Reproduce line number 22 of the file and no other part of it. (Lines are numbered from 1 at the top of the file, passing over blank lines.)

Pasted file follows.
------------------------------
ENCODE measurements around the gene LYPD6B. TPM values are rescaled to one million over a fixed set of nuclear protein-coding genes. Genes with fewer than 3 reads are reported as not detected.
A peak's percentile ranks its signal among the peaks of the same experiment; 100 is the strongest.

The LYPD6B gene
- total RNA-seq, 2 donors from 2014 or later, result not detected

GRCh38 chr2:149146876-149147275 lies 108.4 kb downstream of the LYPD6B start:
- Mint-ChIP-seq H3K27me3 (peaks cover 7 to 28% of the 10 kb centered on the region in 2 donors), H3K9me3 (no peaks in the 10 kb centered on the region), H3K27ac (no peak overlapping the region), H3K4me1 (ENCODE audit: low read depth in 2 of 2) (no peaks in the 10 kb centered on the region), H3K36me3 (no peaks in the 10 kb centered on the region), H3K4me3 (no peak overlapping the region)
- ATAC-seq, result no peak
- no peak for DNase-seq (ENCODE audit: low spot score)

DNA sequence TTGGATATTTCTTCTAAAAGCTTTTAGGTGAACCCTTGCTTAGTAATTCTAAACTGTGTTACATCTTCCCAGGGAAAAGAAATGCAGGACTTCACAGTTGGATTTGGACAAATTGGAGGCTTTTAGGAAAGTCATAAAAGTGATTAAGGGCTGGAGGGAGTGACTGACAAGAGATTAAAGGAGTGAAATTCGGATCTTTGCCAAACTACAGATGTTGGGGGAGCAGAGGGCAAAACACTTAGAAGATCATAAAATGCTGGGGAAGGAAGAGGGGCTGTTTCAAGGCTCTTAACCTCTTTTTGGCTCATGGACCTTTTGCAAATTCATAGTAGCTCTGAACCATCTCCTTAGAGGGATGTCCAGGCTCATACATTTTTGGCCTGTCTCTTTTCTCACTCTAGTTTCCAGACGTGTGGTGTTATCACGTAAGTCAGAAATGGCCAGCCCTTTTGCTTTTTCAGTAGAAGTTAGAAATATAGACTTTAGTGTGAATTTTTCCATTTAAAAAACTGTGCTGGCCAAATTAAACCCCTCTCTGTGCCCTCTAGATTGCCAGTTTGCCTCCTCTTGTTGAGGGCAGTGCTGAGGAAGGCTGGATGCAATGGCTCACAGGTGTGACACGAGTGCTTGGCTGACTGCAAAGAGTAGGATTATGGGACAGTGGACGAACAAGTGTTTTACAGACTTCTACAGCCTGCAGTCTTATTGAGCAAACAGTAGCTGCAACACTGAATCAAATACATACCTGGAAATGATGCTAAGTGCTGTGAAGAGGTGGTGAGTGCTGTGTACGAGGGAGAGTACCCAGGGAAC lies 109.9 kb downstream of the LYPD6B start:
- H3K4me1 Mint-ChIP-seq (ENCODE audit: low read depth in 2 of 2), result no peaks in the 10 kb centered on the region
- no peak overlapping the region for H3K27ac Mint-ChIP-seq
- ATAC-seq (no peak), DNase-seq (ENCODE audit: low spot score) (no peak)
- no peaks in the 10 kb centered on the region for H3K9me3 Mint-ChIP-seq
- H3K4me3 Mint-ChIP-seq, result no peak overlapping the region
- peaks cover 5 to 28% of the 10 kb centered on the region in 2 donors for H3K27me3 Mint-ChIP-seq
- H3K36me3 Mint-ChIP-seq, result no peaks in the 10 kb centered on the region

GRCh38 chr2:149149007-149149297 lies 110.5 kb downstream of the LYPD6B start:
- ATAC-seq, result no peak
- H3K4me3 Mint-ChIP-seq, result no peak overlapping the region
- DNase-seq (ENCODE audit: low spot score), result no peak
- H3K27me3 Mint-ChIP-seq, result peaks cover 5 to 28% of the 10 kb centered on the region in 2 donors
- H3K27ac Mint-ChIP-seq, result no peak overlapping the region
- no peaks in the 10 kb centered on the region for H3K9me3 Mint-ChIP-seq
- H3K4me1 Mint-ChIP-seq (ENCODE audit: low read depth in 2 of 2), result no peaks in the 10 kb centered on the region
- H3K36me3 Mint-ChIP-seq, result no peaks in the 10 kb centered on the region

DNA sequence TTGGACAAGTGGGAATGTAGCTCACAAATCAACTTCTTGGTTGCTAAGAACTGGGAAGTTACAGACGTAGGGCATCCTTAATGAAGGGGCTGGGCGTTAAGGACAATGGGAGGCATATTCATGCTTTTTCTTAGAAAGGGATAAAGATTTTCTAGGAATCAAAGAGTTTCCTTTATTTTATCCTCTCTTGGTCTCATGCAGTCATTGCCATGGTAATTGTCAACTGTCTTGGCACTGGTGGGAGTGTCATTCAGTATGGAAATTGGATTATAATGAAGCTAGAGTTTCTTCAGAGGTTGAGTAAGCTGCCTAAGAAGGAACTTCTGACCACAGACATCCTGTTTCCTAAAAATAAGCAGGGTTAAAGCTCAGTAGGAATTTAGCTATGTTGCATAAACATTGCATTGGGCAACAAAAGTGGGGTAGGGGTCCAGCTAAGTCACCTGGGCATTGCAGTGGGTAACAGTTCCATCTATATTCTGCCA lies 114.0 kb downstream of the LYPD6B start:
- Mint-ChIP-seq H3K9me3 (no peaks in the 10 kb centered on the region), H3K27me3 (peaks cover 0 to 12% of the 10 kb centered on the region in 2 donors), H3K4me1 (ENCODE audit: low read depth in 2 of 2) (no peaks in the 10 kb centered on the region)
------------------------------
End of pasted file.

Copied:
- H3K27ac Mint-ChIP-seq, result no peak overlapping the region